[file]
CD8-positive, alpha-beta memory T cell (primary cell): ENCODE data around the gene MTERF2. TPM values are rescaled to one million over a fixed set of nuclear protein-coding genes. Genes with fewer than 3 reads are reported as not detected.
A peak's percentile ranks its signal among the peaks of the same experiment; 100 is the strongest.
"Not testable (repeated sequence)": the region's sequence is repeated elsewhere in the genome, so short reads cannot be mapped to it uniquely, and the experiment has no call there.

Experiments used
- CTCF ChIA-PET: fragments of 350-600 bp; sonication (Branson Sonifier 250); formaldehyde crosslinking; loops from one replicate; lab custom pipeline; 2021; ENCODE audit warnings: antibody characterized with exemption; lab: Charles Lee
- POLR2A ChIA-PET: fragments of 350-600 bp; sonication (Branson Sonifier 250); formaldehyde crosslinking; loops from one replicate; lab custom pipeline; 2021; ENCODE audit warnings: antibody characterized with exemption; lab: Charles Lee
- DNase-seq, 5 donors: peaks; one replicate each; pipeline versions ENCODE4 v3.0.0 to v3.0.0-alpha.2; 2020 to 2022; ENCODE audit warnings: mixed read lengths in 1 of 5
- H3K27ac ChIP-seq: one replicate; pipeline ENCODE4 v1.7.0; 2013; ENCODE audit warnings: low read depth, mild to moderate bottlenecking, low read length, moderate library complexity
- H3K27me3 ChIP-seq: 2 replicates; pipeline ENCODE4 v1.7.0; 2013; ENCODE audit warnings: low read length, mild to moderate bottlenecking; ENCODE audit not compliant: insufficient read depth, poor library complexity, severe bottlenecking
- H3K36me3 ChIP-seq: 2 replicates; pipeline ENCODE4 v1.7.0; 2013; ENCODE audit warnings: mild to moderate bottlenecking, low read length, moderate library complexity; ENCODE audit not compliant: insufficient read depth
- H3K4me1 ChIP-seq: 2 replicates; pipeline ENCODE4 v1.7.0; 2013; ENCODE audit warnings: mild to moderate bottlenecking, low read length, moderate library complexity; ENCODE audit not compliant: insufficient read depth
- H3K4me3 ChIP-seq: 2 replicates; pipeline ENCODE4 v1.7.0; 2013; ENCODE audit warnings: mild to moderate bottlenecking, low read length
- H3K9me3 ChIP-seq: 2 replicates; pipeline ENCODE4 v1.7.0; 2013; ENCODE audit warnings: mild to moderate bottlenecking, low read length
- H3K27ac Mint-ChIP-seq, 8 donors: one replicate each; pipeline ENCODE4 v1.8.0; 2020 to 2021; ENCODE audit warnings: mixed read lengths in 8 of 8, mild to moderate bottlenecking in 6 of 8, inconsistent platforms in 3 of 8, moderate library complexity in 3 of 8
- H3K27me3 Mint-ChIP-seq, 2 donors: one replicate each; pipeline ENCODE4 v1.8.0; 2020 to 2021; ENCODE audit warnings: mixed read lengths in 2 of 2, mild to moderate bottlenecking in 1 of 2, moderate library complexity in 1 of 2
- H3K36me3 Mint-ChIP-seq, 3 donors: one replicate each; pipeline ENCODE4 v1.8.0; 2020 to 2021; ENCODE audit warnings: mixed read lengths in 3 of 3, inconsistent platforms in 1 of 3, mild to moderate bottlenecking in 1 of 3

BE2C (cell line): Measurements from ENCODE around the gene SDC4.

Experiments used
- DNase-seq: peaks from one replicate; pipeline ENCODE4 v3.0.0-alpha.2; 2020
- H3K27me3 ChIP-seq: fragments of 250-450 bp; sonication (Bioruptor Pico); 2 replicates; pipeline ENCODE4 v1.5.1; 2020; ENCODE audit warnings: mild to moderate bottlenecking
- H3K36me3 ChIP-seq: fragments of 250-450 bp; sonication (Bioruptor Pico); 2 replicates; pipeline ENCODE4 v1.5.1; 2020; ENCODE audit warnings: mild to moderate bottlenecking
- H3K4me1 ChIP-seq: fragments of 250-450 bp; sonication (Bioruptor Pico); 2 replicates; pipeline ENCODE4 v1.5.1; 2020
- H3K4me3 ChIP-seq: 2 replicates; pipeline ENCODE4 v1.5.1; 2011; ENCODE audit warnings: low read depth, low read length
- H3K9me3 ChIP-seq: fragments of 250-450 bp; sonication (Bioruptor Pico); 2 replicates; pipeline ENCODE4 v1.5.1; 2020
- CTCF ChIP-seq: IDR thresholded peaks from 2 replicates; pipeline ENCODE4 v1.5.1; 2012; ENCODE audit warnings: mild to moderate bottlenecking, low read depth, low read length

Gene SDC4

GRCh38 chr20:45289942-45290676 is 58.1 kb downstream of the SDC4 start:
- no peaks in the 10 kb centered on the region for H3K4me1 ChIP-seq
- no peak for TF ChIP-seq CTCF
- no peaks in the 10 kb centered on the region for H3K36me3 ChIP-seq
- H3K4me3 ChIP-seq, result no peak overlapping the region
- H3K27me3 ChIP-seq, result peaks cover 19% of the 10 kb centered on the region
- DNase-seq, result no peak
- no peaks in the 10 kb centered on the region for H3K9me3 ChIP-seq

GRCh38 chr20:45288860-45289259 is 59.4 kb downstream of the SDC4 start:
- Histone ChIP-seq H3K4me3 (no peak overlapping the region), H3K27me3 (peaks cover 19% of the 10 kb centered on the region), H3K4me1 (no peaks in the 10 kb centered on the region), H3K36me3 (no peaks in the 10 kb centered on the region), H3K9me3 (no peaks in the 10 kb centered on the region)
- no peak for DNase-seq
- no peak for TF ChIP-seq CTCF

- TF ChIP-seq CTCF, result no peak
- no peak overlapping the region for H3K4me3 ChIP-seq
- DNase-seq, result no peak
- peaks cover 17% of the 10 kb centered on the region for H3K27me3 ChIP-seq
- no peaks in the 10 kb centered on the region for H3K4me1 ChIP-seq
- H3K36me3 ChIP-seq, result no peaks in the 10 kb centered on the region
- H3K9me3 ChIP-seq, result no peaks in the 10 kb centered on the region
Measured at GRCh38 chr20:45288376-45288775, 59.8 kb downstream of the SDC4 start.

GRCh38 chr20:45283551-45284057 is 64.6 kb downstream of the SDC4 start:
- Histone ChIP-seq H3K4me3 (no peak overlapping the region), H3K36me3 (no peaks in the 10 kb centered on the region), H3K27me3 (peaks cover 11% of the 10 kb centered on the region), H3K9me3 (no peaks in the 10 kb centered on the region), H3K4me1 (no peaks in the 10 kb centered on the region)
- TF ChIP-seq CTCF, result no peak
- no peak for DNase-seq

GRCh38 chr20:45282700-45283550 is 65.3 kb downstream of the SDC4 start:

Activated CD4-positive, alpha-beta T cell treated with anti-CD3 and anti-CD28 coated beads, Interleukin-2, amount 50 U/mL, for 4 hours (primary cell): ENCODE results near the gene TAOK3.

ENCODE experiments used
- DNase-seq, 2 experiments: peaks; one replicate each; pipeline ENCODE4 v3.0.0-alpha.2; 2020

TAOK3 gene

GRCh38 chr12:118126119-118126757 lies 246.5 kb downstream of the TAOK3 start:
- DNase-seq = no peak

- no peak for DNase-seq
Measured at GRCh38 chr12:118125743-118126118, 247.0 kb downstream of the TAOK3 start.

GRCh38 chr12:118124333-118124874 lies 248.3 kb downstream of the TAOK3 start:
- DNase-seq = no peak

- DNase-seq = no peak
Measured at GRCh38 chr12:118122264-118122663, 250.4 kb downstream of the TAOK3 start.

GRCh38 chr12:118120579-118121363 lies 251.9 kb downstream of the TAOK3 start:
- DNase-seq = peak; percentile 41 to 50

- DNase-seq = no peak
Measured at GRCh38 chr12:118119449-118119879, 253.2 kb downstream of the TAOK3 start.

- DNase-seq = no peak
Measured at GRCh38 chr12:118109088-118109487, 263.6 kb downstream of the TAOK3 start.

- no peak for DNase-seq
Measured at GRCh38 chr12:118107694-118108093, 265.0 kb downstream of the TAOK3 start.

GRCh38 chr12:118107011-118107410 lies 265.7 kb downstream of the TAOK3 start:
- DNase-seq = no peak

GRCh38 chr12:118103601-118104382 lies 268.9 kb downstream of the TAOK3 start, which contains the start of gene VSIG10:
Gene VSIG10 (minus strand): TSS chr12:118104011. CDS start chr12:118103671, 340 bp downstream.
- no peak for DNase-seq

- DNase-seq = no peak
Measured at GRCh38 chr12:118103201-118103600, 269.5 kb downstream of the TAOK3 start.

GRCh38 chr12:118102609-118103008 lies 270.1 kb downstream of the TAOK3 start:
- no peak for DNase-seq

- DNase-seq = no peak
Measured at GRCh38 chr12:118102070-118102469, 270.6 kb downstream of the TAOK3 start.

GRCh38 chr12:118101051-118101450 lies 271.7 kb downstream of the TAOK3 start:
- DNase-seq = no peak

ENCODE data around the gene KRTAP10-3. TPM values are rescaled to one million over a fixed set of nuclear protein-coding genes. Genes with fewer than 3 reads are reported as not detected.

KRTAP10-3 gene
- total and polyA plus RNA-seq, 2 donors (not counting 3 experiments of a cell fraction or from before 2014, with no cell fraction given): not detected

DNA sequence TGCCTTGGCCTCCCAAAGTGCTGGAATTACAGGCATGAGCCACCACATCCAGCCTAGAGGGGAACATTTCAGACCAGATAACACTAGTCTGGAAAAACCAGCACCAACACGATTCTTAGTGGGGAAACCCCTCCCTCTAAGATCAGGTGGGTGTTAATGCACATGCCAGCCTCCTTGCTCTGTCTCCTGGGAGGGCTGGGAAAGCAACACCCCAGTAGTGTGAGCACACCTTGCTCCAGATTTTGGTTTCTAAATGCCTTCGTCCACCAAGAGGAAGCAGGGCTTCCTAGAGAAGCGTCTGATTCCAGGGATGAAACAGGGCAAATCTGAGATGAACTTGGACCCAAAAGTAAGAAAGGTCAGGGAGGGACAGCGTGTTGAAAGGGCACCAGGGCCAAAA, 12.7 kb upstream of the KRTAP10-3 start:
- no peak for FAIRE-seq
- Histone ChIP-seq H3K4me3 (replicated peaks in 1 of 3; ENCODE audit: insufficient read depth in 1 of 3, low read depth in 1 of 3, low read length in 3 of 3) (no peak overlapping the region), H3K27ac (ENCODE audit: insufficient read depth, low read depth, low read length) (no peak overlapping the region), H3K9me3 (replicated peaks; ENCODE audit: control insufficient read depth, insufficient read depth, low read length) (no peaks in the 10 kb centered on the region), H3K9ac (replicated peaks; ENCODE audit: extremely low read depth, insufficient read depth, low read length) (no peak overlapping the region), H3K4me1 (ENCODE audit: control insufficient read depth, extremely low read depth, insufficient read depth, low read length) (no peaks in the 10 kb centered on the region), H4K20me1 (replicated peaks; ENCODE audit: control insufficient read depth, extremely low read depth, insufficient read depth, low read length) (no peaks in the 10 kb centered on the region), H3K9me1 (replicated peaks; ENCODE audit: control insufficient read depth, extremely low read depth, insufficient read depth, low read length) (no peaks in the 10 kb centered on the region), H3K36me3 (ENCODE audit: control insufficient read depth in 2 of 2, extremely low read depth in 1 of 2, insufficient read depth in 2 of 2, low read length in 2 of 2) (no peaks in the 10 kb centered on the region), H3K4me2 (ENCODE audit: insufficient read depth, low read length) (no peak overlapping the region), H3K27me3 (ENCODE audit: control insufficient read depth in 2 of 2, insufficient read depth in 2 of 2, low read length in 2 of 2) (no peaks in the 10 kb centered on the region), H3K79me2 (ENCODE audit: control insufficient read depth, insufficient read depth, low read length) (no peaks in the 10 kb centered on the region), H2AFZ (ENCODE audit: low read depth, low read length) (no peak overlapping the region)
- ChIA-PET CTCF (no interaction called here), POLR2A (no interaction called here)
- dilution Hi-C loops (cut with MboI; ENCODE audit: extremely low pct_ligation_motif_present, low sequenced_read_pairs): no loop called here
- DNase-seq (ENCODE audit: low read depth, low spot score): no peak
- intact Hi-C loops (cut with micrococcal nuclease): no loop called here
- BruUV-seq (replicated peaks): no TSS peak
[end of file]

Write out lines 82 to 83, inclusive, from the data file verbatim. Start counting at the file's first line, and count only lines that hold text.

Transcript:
Measured at GRCh38 chr12:118102070-118102469, 270.6 kb downstream of the TAOK3 start.

GRCh38 chr12:118101051-118101450 lies 271.7 kb downstream of the TAOK3 start: